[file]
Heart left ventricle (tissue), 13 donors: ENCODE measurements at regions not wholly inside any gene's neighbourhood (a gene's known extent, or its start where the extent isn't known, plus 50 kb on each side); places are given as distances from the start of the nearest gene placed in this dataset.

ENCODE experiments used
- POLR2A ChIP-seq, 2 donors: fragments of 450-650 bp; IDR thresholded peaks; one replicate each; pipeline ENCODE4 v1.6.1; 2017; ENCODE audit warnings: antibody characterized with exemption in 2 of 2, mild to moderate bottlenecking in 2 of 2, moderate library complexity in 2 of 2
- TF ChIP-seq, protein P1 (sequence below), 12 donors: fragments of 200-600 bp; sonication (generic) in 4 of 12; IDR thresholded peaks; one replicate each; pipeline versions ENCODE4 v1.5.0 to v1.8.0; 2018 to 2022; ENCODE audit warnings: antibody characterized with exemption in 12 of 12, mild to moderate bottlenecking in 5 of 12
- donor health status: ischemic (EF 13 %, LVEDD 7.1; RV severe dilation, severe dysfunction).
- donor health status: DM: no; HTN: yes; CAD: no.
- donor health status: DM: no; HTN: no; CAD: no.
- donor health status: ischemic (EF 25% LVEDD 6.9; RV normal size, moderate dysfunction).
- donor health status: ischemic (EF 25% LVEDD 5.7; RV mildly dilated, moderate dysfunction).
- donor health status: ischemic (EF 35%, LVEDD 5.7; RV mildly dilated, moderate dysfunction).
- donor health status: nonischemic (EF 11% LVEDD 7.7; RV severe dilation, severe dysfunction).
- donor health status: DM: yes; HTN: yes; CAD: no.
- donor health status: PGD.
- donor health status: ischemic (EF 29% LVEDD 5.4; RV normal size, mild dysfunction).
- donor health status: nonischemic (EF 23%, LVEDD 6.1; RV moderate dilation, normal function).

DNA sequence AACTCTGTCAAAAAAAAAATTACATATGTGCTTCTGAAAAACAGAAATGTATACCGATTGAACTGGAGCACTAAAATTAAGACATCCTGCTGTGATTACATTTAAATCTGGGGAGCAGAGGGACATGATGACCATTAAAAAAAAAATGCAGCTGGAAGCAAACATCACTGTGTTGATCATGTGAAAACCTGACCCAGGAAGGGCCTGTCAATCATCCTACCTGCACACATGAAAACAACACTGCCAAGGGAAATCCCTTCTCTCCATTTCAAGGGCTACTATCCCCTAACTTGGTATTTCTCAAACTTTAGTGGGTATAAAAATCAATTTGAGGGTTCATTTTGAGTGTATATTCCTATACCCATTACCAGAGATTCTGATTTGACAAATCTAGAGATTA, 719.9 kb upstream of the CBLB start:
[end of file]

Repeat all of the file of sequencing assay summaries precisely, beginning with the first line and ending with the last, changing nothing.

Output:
Heart left ventricle (tissue), 13 donors: ENCODE measurements at regions not wholly inside any gene's neighbourhood (a gene's known extent, or its start where the extent isn't known, plus 50 kb on each side); places are given as distances from the start of the nearest gene placed in this dataset.

ENCODE experiments used
- POLR2A ChIP-seq, 2 donors: fragments of 450-650 bp; IDR thresholded peaks; one replicate each; pipeline ENCODE4 v1.6.1; 2017; ENCODE audit warnings: antibody characterized with exemption in 2 of 2, mild to moderate bottlenecking in 2 of 2, moderate library complexity in 2 of 2
- TF ChIP-seq, protein P1 (sequence below), 12 donors: fragments of 200-600 bp; sonication (generic) in 4 of 12; IDR thresholded peaks; one replicate each; pipeline versions ENCODE4 v1.5.0 to v1.8.0; 2018 to 2022; ENCODE audit warnings: antibody characterized with exemption in 12 of 12, mild to moderate bottlenecking in 5 of 12
- donor health status: ischemic (EF 13 %, LVEDD 7.1; RV severe dilation, severe dysfunction).
- donor health status: DM: no; HTN: yes; CAD: no.
- donor health status: DM: no; HTN: no; CAD: no.
- donor health status: ischemic (EF 25% LVEDD 6.9; RV normal size, moderate dysfunction).
- donor health status: ischemic (EF 25% LVEDD 5.7; RV mildly dilated, moderate dysfunction).
- donor health status: ischemic (EF 35%, LVEDD 5.7; RV mildly dilated, moderate dysfunction).
- donor health status: nonischemic (EF 11% LVEDD 7.7; RV severe dilation, severe dysfunction).
- donor health status: DM: yes; HTN: yes; CAD: no.
- donor health status: PGD.
- donor health status: ischemic (EF 29% LVEDD 5.4; RV normal size, mild dysfunction).
- donor health status: nonischemic (EF 23%, LVEDD 6.1; RV moderate dilation, normal function).

DNA sequence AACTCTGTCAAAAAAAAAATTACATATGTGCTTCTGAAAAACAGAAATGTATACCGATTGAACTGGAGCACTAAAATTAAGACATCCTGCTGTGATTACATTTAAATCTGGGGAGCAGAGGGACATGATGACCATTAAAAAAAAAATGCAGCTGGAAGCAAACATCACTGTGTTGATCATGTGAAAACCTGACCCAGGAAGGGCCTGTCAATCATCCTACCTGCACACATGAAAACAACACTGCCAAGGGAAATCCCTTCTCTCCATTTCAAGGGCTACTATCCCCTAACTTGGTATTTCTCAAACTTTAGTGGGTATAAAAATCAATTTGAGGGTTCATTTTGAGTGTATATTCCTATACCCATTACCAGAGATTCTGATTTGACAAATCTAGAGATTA, 719.9 kb upstream of the CBLB start: